Cisco Announces Internal App Store For Cius
Cisco seems to be stuck on the idea that you can "add mobility to UC". The truth of the matter is mobility is a lot bigger market than UC, and one with its own ecosystems, issues and imperatives.
In a combined Live/Web conference today, Cisco announced an application distribution system for their Cius tablet, called AppHQ. It will be supported by a second product called AppHQ Manager, which will let IT managers allow or deny access to application marketplaces by user role or device and to grant or deny access to applications by type, source or category. While they didn’t use the term "mobile device management system", that along with the ability to manage policies on a network of Cius tablets and do functions like remote wipe seems to indicate that's what they're up to.
While Tom Puorro, Sr. Director, Product Management at Cisco described AppHQ as the "first enterprise grade app store", mobile device management products like those from MobileIron, Zenprise, and AirWatch have included these sorts of capabilities (and then some) in their products for years. What's more, unlike AppHQ, which supports the Cisco Cius exclusively, those solutions support other Android devices, iPads, iPhones, and even BlackBerry devices. Some of those will also query the device to determine what applications are on it, the versions, and alert the user if an updated version is available.
Despite that, Cisco provided a cool demo of the Cius, which is developing nicely as an enterprise-grade tablet device that integrates smoothly with Cisco Unified Call Manager and their other UC&C and social networking products like WebEx and Quad.
Unlike other tablet devices (e.g. iPad, PlayBook, Galaxy, Xoom, etc.) that are designed as stand alone products (or "smartphone adjuncts" in the PlayBook's case), Cisco seems to be following Avaya's track in positioning the Cius as an enhanced desk phone. Key to the Cius configuration is the desktop base station with built-in handset and speakerphone. When docked, the Cius (with all of its inherent touch screen functions) acts as the user interface as well as a mini telepresence station on the desk phone. However, it allows you to grab-it-and-go., and will transition from the wired connection to Wi-Fi seamlessly, even with a call (or video) in progress.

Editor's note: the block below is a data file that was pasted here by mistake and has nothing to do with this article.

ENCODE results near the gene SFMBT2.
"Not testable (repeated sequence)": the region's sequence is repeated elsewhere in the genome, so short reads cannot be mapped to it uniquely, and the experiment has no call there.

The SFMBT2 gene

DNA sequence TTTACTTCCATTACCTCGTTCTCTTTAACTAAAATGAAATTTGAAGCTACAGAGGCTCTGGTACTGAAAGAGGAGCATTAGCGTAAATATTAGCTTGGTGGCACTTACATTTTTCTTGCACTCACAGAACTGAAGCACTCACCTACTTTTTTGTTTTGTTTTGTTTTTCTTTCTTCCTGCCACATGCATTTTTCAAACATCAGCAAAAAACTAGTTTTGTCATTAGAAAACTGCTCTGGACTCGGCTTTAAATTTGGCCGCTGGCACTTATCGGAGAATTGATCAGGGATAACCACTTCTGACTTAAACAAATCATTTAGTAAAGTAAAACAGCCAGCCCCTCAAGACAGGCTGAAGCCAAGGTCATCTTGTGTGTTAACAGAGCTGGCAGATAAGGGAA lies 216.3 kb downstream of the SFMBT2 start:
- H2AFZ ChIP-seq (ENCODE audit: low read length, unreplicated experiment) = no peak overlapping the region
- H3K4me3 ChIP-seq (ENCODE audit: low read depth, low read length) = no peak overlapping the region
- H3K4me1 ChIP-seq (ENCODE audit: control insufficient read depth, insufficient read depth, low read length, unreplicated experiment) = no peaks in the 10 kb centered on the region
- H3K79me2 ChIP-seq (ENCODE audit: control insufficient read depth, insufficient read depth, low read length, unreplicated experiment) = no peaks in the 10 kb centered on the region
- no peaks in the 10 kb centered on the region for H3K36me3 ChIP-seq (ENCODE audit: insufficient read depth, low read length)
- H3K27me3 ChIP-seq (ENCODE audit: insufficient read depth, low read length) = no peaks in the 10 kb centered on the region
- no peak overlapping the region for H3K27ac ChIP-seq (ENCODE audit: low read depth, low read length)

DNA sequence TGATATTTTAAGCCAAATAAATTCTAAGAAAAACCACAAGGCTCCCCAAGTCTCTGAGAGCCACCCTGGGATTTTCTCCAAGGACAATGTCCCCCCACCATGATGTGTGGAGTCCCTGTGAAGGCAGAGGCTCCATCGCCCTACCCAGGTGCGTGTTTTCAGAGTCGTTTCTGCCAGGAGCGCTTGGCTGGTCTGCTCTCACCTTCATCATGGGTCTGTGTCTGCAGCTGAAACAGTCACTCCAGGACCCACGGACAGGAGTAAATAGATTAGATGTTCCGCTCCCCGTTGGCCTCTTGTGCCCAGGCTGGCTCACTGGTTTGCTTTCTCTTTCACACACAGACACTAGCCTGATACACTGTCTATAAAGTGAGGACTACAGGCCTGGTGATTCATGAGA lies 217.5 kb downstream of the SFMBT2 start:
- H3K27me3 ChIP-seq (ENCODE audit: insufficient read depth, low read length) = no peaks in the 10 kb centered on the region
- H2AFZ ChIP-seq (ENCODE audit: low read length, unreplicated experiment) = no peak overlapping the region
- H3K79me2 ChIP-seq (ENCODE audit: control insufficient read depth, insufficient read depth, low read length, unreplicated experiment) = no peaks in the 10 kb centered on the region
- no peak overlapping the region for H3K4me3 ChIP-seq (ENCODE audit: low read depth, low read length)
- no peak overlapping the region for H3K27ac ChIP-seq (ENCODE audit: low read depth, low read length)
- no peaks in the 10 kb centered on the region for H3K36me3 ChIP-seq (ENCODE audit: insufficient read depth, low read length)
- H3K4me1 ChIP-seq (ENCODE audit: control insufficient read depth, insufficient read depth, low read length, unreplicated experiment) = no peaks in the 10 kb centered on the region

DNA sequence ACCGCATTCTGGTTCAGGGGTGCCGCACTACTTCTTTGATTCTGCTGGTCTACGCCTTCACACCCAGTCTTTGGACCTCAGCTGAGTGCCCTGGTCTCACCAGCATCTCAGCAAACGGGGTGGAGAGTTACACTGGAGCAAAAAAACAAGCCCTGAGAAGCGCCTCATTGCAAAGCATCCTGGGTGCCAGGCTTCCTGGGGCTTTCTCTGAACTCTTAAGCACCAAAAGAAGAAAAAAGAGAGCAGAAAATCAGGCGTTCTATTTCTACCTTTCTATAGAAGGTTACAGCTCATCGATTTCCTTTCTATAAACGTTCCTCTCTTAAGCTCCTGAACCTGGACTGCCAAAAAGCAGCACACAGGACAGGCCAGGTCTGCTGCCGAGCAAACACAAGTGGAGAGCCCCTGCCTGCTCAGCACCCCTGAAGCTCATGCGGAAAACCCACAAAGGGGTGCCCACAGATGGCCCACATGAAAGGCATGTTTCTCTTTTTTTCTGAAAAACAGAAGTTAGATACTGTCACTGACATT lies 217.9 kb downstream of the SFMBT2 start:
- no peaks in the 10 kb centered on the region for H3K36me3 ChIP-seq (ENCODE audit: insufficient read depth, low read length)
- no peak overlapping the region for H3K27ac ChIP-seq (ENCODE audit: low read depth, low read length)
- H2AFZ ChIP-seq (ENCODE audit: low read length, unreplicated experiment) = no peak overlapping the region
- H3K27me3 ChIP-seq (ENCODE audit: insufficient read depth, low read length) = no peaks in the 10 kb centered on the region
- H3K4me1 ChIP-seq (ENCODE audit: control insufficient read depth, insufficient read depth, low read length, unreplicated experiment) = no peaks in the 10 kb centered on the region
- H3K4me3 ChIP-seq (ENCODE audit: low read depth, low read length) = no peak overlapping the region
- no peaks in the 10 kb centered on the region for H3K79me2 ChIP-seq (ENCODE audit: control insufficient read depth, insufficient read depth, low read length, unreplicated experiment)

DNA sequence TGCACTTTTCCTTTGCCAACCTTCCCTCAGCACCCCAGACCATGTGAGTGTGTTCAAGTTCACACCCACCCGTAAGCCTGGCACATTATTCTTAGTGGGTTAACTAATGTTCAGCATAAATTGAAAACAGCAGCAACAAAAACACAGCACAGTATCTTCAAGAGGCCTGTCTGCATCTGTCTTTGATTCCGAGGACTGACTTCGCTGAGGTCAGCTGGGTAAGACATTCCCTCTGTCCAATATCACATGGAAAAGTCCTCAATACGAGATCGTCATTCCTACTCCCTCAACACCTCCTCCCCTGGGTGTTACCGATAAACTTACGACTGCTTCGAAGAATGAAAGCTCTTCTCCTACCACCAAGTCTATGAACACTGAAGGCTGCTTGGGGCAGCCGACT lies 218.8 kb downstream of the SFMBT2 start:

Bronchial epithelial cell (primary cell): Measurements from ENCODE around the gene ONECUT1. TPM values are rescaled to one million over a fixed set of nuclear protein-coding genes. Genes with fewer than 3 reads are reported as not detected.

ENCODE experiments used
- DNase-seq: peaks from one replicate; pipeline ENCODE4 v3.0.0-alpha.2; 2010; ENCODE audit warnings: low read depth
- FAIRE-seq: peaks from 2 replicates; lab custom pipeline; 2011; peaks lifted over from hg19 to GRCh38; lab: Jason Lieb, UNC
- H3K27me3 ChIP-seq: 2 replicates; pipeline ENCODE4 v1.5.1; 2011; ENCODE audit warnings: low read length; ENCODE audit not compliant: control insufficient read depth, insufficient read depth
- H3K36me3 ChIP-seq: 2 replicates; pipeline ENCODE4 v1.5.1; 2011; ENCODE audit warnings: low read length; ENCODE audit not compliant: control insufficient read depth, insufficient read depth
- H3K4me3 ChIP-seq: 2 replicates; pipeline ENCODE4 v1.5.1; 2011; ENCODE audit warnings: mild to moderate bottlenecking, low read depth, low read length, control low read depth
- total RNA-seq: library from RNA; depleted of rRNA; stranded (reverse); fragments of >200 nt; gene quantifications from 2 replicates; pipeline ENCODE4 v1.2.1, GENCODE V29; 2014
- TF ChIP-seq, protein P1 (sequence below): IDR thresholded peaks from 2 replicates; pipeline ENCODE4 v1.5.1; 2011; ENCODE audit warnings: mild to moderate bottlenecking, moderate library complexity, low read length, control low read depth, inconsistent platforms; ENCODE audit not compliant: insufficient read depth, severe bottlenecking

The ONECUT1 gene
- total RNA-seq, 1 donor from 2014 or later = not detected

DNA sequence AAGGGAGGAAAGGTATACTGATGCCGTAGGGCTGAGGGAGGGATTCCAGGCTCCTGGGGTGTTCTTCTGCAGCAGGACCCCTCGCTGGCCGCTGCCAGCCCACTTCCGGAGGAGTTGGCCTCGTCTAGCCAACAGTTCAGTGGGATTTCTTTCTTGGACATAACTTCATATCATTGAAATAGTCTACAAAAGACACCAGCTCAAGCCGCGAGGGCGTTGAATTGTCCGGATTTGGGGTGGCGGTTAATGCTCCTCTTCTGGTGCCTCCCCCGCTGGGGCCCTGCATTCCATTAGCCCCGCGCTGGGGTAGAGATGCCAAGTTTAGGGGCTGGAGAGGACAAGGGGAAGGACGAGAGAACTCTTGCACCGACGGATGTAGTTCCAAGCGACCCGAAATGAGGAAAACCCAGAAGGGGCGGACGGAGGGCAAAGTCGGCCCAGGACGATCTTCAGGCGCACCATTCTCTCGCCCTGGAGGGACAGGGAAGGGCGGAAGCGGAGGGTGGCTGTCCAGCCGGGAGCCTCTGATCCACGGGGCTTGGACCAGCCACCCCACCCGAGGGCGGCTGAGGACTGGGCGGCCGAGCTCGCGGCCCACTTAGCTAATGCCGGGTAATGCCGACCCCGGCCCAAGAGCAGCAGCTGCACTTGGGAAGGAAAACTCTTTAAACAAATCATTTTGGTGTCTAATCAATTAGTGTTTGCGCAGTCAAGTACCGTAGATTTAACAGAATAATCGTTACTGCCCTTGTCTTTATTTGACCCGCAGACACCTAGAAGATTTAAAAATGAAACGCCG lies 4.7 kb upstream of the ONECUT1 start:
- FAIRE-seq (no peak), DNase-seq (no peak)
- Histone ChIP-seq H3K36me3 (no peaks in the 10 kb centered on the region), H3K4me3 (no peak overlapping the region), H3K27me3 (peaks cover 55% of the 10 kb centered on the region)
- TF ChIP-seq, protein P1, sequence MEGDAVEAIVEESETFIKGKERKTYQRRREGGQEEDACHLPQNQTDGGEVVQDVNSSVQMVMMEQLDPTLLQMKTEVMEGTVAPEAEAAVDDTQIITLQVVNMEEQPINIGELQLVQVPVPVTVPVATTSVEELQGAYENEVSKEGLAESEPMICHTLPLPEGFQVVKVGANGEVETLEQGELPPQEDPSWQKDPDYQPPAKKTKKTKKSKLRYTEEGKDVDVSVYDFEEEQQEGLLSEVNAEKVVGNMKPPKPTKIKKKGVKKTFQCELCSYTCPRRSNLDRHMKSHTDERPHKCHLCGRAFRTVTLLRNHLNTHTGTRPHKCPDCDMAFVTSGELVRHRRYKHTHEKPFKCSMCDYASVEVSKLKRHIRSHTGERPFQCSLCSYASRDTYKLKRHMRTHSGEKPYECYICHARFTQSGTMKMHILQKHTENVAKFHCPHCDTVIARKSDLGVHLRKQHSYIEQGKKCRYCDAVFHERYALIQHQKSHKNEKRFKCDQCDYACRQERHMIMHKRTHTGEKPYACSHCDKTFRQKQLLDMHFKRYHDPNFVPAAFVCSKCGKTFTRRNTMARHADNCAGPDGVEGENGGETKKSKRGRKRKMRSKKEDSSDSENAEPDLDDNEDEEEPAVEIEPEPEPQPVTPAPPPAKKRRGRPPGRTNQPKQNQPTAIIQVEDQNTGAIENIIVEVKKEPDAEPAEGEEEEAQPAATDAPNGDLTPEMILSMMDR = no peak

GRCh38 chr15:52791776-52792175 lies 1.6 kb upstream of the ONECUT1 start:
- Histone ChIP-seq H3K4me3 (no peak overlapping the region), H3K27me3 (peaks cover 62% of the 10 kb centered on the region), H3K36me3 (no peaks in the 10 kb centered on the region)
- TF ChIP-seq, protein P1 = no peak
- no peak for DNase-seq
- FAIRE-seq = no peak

The Jabber mobile UC client looks clean and functional and uses all of the touch screen functions of the tablet for navigation; that's true in the docked and undocked modes. You can touch a buddy's image on the screen and then call, IM, email, video, or WebEx them with a second tap on the window that pops up. It's not the Avaya "Flare Experience", but a nice functional interface nonetheless.
They also seem to have covered the basics with regard to mobile device security, and incorporated Cisco VPN technology for remote access from public hot spots (very important). While it was unclear and nobody who was present seemed to recognize the importance, they may have actually addressed one of the main security shortcomings of Android 2.x:
One of the reasons we do not recommend Android for enterprise use is that it lacks the ability to do onboard encryption, which is a major issue in the mobile arena where lost and stolen devices are an ongoing concern. In any event, the description alluded to "hardware accelerated encryption", which would indeed be significant if it were included. There are other third-party vendors working on Android encryption, so if Cisco's got it, they won't be the only ones for long.
The current wireless implementation is Wi-Fi only, and they do support 802.11a/b/g and n, and most importantly n in the 5 GHz band. Avaya's Flare does 802.11b/g/ and n, which means it doesn’t have a 5 GHz radio so you could only use n in 2.4 GHz. The problem is enterprise 802.11n deployments are almost universally in 5 GHz, so the Flare is essentially 802.11g, a 5+ year old wireless technology.
Verizon and AT&T have both announced the intention to introduce 3G/4G versions of the Cius in the fall of this year; Verizon Wireless also participated in the presentation as one of the trial customers for the Cius. Chetan Sharma of Chetan Sharma Consulting estimates that 85% of iPads sold are the Wi-Fi only models, but with Cius's enterprise focus, the continuous access required for using it while at customer or partner sites might result in greater success for a 3G/4G model. There were no pricing details for the 3G/4G model nor any guidance as to whether Cisco and their partners would sell it or if it would be distributed through the mobile operators, possibly subsidized with a contract data plan.
The Cius (Wi-Fi version) will be globally available July 31, but I'm not sure Cisco gets this mobility thing. On one hand, I think the grab-it-and-go model for a tablet is dead on. For smartphones, the docking station idea is stupid because you're too likely to leave without it, and you don't want to be without your smartphone. However, tying a tablet to a desk set might be hitching your wagon to a dead horse. The life expectancy in desk phones is a decade, but with mobile devices six-months is "middle age" and two-years is "geriatric". Is the next model of the Cius going to fit in the same base?
Having an internal app store is a plus, but having one that only supports one model device will knock it off the evaluation list when we're shopping for mobile management solutions. Cisco seems to be stuck on the idea that you can "add mobility to UC". That's a nice thought (one shared by other IP PBX and UC vendors as well), but the truth of the matter is mobility is a lot bigger market than UC, and one with its own ecosystems, issues and imperatives. They may find they've mistaken the tail for the dog.